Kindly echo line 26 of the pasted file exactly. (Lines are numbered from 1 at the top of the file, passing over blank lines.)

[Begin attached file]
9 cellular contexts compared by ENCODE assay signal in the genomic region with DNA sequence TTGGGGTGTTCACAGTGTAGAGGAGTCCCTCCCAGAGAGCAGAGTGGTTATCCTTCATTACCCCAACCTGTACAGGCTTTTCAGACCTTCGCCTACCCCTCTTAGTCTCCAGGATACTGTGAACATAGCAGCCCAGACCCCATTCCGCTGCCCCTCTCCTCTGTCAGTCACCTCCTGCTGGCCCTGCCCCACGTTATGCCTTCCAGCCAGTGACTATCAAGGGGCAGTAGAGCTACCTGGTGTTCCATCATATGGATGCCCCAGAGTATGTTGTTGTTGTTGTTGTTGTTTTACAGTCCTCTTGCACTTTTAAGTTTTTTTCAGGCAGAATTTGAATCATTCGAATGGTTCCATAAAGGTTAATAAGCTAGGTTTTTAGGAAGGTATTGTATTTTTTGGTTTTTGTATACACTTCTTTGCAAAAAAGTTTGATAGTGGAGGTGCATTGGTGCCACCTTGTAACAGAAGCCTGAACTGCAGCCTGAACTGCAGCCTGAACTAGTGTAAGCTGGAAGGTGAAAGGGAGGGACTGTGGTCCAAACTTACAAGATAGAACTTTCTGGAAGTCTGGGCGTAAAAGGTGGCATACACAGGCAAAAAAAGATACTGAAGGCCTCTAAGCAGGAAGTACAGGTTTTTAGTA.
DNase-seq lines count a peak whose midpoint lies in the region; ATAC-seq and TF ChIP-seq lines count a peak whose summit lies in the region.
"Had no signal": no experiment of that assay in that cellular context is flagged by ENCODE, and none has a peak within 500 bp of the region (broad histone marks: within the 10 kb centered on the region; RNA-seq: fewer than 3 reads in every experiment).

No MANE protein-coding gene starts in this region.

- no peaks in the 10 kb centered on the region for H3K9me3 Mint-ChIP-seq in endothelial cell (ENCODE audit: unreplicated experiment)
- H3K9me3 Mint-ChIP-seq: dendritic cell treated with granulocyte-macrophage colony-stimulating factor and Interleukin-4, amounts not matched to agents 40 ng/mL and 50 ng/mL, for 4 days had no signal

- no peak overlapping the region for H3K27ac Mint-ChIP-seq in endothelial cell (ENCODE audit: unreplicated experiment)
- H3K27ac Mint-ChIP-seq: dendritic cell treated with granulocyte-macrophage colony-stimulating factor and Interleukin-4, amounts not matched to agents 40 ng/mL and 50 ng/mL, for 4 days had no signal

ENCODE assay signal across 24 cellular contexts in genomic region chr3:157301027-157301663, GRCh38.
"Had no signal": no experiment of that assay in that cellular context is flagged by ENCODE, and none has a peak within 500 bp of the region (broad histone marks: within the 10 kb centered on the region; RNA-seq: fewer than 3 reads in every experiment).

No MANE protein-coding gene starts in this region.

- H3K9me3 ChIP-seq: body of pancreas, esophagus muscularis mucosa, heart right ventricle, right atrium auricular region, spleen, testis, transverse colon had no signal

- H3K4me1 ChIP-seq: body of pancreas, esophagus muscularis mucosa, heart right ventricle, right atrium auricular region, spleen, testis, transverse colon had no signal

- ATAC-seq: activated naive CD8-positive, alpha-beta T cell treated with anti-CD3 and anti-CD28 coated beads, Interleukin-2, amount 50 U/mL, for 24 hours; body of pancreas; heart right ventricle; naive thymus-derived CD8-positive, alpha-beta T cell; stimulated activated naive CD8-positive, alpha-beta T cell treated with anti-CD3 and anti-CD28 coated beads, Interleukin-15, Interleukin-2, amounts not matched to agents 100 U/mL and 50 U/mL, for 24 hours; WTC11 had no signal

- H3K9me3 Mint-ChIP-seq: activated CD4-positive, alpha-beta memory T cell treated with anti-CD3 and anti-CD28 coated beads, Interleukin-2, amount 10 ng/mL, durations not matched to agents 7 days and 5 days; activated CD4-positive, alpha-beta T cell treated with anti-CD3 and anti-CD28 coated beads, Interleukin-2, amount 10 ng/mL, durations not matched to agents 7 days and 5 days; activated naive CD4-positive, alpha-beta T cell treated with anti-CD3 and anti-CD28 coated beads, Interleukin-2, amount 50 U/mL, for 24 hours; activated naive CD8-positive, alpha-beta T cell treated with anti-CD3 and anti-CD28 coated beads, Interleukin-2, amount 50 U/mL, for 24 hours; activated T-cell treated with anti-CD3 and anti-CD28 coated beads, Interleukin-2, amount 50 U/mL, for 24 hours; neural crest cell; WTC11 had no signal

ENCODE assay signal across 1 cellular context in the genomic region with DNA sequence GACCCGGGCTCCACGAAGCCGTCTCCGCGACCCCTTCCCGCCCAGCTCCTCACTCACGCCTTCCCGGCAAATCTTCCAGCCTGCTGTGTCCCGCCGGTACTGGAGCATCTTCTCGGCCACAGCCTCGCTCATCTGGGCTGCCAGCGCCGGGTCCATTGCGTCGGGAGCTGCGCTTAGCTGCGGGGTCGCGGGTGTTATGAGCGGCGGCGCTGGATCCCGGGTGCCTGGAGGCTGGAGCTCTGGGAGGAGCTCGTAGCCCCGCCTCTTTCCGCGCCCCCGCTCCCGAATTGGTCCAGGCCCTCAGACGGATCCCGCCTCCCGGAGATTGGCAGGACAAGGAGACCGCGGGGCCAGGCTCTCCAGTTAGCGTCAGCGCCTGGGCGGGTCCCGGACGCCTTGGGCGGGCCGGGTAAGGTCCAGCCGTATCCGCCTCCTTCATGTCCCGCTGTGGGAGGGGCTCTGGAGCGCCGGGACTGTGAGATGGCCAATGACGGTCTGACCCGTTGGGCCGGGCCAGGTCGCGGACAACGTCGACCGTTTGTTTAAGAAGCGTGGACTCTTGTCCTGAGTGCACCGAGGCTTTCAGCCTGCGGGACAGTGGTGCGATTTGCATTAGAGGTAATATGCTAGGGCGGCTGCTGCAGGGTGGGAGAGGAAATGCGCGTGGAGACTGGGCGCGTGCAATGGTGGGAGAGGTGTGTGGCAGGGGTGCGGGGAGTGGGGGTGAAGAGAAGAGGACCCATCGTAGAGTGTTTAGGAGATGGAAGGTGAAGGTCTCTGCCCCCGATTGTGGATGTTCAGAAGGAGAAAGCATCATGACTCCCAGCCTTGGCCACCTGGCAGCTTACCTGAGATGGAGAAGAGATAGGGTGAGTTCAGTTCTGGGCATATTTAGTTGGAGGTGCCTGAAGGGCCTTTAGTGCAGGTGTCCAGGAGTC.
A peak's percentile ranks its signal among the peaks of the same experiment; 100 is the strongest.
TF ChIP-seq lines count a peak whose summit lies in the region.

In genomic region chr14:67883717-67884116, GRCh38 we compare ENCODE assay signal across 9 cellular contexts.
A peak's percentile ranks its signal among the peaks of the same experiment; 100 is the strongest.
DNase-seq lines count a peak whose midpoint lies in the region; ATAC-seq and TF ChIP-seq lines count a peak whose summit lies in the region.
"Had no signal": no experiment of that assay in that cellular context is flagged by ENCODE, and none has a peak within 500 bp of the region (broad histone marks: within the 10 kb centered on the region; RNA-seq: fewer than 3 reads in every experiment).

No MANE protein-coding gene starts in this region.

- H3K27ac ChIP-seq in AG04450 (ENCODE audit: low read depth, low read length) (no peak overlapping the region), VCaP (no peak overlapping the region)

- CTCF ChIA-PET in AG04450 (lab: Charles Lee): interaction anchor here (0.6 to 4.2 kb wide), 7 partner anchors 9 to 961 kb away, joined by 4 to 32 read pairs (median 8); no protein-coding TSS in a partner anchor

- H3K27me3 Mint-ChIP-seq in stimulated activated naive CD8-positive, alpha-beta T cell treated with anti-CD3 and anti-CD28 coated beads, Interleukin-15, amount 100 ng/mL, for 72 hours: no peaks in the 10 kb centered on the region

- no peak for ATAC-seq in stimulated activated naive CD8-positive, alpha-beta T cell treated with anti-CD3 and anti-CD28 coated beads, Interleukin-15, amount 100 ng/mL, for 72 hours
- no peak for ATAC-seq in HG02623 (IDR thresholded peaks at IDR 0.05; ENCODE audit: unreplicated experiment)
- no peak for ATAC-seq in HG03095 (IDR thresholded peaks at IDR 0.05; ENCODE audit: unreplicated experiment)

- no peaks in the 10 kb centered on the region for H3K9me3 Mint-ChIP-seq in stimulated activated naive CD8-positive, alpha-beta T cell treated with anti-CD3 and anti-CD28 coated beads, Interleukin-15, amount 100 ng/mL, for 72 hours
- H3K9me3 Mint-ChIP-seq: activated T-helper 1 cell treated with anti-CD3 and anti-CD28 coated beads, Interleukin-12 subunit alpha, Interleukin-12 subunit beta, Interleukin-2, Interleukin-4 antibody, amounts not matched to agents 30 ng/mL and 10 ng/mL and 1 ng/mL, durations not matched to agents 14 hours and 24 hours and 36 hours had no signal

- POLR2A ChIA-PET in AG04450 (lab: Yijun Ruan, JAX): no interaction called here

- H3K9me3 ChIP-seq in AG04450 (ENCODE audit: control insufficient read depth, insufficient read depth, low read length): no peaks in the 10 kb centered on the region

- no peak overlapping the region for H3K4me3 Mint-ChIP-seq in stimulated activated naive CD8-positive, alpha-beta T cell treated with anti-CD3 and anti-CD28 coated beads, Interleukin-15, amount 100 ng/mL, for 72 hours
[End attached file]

- H3K27me3 Mint-ChIP-seq in stimulated activated naive CD8-positive, alpha-beta T cell treated with anti-CD3 and anti-CD28 coated beads, Interleukin-15, amount 100 ng/mL, for 72 hours: no peaks in the 10 kb centered on the region